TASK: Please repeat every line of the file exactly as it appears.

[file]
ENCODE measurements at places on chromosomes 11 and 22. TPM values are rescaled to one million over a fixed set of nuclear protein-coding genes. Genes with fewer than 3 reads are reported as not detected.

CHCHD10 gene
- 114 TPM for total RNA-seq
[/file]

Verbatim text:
ENCODE measurements at places on chromosomes 11 and 22. TPM values are rescaled to one million over a fixed set of nuclear protein-coding genes. Genes with fewer than 3 reads are reported as not detected.

CHCHD10 gene
- 114 TPM for total RNA-seq